8 Department Title: Safety Department Page: 4 Authorized individuals entering the Confined Space, must be provided the opportunity to observe pre-entry testing and any subsequent periodic monitoring of a confined space atmosphere. If the authorized entrant has reason to believe that the evaluation of the confined space is not adequate, the space must be re-evaluated in the presence of the individual. Air monitoring may only be conducted by personnel that have received hands-on training and understand how to calibrate, bump check, and operate the air monitoring equipment. Such equipment must be maintained in good working condition at all times and must be calibrated and bump checked in accordance with manufacture recommendations. Bump checks are recorded on the corresponding Confined Space Entry Form. When not performed by the Safety Department, the departments are responsible for maintaining calibration records. All entrants must immediately exit a confined space should a confined space meter(s) alarm. Note: If multiple entrants enter the space then it is acceptable to have only the lead entrant utilize a confined space meter so long as doing so effectively monitors the atmosphere for all entrants Controlling Atmospheric Hazards When a confined space contains, or has the potential to contain a serious safety or health hazard due to an airborne contaminant, forced air ventilation must be used to control actual and/or potential atmospheric hazards. The ventilation must be directed toward the entrants, drawn from a clean source, and must be adequate for the task. Consult the Safety Office for additional information. Note: oxygen must never be used to ventilate a confined space. If a confined space contains a hazardous atmosphere that cannot be controlled by using forced air ventilation then the atmosphere must be considered immediately dangerous to life and health (IDLH). Individuals working for BYU-Idaho are not allowed to enter an IDLH atmosphere. Work within a confined space that contains or may contain an IDLH atmosphere must be contracted to a qualified vendor. When gas welding or cutting is being performed in any confined space the gas cylinders and welding machines must be left outside the space. When gas welding or cutting, the torch valves must be closed and the gas supply to the torch positively shut off at some point outside the confined area whenever the torch is not to be used for a substantial period of time (including lunch breaks). Where practicable, the torch and hose must also be removed from the confined space. Note: When arc welding is to be suspended for any substantial period of time (including lunch breaks) all electrodes shall be removed from their holders and the holders carefully located so that accidental contact cannot occur and the machine must be disconnected from the power source.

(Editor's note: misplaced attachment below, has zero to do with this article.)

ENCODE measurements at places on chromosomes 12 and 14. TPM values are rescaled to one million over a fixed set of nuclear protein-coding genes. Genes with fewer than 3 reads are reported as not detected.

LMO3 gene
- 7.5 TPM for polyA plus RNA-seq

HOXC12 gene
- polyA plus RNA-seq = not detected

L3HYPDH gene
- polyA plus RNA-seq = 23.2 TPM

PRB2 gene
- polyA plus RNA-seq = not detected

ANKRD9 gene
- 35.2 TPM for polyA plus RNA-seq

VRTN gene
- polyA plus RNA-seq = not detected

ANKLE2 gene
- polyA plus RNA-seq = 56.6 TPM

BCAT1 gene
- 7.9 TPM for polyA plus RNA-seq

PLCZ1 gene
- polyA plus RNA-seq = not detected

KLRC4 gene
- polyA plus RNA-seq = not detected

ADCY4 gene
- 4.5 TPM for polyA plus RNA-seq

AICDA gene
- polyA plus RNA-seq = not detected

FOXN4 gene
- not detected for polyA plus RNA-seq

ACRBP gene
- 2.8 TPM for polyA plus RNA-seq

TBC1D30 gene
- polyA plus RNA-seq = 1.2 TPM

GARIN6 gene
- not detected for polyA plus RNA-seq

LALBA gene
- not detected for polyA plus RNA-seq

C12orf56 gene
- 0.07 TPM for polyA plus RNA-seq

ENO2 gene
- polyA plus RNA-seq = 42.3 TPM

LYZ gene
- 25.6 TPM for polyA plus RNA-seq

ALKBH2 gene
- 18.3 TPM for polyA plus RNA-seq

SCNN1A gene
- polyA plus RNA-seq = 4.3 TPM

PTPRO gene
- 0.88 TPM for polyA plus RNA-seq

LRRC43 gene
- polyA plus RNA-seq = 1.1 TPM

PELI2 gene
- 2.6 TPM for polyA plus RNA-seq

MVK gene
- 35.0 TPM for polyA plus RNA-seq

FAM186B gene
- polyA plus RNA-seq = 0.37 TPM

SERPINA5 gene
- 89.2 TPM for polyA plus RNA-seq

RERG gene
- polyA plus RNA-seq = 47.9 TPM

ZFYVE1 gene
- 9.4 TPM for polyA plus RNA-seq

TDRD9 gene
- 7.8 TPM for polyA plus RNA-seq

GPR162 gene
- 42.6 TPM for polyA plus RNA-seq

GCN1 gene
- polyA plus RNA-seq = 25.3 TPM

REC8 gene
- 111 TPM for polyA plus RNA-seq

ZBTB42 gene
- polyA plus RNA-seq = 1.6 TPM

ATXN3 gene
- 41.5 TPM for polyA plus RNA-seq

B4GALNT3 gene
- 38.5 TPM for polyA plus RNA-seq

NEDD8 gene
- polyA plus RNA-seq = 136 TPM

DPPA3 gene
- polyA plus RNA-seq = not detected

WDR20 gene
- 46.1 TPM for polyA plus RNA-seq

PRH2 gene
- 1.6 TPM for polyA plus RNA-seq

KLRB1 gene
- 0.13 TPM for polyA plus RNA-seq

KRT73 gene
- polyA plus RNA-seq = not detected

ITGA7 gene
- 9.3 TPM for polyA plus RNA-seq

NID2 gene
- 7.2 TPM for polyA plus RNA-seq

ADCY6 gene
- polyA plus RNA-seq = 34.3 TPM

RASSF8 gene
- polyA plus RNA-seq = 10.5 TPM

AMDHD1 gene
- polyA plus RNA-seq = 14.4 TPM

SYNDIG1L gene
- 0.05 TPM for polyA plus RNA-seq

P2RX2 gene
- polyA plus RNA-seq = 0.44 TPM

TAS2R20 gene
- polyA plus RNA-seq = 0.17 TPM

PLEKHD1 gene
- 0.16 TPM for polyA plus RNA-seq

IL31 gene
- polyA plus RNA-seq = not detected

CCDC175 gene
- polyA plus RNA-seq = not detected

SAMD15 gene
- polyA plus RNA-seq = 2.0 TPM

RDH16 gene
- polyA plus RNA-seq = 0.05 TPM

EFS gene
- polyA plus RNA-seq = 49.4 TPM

9 Department Title: Safety Department Page: 5 Note: Ventilation does not eliminate a hazardous atmosphere it only controls the hazard Communication Note: requirements do not apply to spaces being entered using the Alternate Entry Procedures. When individuals will enter a confined space that contains, or potentially contains, a serious safety or health hazard then the following parties must establish and maintain a reliable method of communication: o Between the attendant and University Dispatch; and o Between the attendant and the entrants. The method of communication can be: o Face to face verbal communication; o Via 2-way radio; and/or o By cell phone. The means for summoning rescue services must be tested and verified to be functional prior to confined space entry. The means and procedures for communication must be outlined on the Confined Space Entry Form. Communication must be maintained between the attendant and entrants while the confined space is occupied. The purposes for maintaining communication is to monitoring entrant activities and summon rescue services if the need arises. If signs and symptoms of chemical exposure, distress due to exposure to temperature extremes (hot or cold environments), or signs and symptoms of physical distress are experienced during entry then entrants must communicate their signs and symptoms to the attendant and exit the Confined Space. Attendants/entry supervisors will order all entrants to evacuate the confined space should such information be relayed Retrieval & Rescue Equipment Note: requirements do not apply to spaces being entered using the Alternate Entry Procedures A non-entry retrieval system must be used for all entries into any confined space that contains, or has the potential to contain a serious safety or health hazard. Retrieval equipment must facilitate non-entry rescue. If a retrieval system increases the overall risk of entry, or does not contribute to the rescue of entrants then individuals employed by BYU-Idaho are not allowed to enter the confined space and the work must be contracted out by the department seeking entry into the confined space. The retrieval system utilized for most confined space entries consists of a full body harness, lifeline, proper hand winch, and properly rated tripod/davit system. If this system will not work then the department responsible for entry into the confined space must develop an equally